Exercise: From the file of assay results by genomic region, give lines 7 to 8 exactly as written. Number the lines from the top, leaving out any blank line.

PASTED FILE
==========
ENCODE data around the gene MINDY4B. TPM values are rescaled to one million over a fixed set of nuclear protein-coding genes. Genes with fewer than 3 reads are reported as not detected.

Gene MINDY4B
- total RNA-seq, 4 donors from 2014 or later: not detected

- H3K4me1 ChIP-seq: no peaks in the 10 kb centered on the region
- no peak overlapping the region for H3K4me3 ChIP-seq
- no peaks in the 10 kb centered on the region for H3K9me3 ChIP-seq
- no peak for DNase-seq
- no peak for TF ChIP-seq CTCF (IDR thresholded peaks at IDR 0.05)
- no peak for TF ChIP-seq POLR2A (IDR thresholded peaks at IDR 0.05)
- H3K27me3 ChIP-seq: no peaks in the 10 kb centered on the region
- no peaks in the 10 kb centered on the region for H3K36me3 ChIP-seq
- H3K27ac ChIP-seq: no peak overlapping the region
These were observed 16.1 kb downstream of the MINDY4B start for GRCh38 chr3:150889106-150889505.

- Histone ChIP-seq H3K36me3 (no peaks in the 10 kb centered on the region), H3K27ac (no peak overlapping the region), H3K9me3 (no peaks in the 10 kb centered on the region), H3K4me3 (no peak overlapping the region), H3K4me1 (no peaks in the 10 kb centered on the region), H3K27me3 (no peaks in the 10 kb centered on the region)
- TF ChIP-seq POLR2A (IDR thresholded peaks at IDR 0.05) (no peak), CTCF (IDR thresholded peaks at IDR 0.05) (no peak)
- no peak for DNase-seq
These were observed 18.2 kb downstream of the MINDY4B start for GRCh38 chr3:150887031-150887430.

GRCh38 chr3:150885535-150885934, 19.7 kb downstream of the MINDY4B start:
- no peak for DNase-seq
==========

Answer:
- no peak for DNase-seq
- no peak for TF ChIP-seq CTCF (IDR thresholded peaks at IDR 0.05)